Why Veganism Is Not Enough

Thoughts on the Way to the 2018 Animal Rights National Conference

Animal rights is still a radical concept in our culture. I was reminded of this just yesterday while on the train headed to the Animal Rights National Conference.

It’s not often that I get to have conversations about animal rights with people of radically different perspectives, but there I was, having breakfast with an Amish farming couple and the wife of a suburban megachurch pastor.

When I mentioned where I was going, there was a split second when my tablemates froze. For those of us who are animal advocates, I think one important part of our job is to get conversations going with people who may not have considered animal issues before and to melt their hearts and minds. So, over fruit and oatmeal, I dove into what was sometimes a challenging conversation.

As I later reflected on what we talked about, I found myself glad we had a conversation about animal rights instead of veganism. Here’s why:

It’s true that people who eat animals will likely be uncomfortable and search their consciences at the mention of either veganism or animal rights. However, an animal rights position can give us more room to connect with those who are different, and it can provide an important framework for the broad change that is needed.

First, let’s talk about the way an animal rights framework, especially one that focuses on reducing suffering, allows us to connect with others. Check out the work of Matt Ball, who in this video explains the advantages of talking about suffering in advocating for animals. He also refers to studies showing that those who move toward veganism in gradual steps are more likely to stick with it.

It’s clearly useful to show that we can be vegan, healthy, and happy. It’s vital that we share our stories of connection to individual farmed animals, as Julie Knopp recently did in her Star Tribune piece about Wally the pig. It’s also important that we help people to understand the horrors that farmed animals endure, as we just did through outreach at Twin Cities Pride. Eating together is an important human activity, and a vegan identity gives us a way to build community with others around both shared food and shared values.

To attract people to a vegan lifestyle, it’s important to demonstrate its many appealing aspects and to keep our value statements positive. We can scare people off if we create a community that feels judgemental or puts down non-vegans. When we invite people to move in our direction with a welcoming attitude, rather than policing them, we create a nurturing community. Social science research also supports a “gradual move toward veganism” approach as the most effective for farmed animals.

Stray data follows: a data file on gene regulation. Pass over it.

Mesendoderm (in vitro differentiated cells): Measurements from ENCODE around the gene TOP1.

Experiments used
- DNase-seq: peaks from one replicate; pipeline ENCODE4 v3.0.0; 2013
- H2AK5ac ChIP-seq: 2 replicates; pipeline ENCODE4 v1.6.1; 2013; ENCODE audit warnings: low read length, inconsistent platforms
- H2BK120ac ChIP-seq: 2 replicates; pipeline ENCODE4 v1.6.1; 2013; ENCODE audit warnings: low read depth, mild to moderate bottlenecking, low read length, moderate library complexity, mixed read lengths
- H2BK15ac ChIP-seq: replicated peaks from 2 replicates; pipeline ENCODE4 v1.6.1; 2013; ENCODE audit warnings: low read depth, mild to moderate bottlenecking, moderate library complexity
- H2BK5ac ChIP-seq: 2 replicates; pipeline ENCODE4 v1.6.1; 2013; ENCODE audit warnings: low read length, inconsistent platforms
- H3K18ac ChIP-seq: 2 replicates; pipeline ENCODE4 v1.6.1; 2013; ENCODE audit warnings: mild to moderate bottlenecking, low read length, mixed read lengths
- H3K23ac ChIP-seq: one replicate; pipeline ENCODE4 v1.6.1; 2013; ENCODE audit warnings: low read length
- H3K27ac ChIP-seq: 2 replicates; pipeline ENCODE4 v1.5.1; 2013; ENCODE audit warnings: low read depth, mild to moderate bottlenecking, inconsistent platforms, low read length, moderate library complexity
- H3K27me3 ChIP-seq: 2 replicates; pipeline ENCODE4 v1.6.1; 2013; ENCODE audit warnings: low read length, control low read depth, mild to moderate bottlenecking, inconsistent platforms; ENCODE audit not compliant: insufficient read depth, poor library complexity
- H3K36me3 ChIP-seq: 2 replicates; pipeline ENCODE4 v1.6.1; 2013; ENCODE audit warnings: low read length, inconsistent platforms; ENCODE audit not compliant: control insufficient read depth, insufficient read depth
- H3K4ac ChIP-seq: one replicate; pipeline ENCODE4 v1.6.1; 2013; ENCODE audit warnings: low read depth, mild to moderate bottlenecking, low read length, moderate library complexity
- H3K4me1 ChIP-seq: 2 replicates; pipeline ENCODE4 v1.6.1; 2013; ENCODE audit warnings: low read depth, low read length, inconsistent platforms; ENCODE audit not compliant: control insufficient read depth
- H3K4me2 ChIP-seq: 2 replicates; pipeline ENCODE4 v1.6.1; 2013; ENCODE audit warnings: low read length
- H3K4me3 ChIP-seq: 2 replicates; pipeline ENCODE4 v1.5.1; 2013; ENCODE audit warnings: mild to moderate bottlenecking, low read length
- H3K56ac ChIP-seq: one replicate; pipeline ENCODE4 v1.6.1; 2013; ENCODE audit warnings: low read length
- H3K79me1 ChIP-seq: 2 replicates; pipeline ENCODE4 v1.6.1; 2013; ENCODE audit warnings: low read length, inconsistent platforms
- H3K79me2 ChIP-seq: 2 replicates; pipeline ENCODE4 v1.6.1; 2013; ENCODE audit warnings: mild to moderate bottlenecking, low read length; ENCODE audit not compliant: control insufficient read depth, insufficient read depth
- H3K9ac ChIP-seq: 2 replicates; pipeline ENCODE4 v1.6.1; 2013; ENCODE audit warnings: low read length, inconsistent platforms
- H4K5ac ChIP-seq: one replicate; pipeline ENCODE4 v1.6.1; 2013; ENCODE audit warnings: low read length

The limitation of advocating veganism is the tendency to focus on personal choices. It’s very important to talk about the way our personal choices collectively make a difference, but we can’t stop there. If we look only at personal choices, we miss the opportunity to see what we have in common with those who still eat animals and to look at systems that harm all of us.

Being able to talk about animal suffering to non-vegans, and to eventually build alliances around common interests, may become the difference in whether or not we can truly make lasting change for the animals.

My Amish tablemates spoke about the ways that the industrialization of agriculture has diminished the lives of both animals and humans in their rural Iowa community. The pastor’s wife asked questions about how all of this had come about, what “humane meat” really means, and how we can build a better food system. (I was sure to debunk the myth of “humane meat.”)

Her last question about building a better food system is a vital one for those of us who care about animals to consider. I believe we can build a food system that gives more space to wildlife, helps turn back the climate change that is destroying life on our planet, benefits both rural and urban communities, and provides all people with good food.

Some of our breakfast conversation was uncomfortable. I wrestled with my feelings about their farming. I am clear that I don’t want to see animals farmed or killed, but I am also clear that the industrialization of agriculture is creating problems that negatively affect us all.

As we finished up our meal, one of the farmers said, “Well, I hope the folks at that conference can help us figure out a better way.”

I hope we can too. We owe it to the animals, non-human and human.

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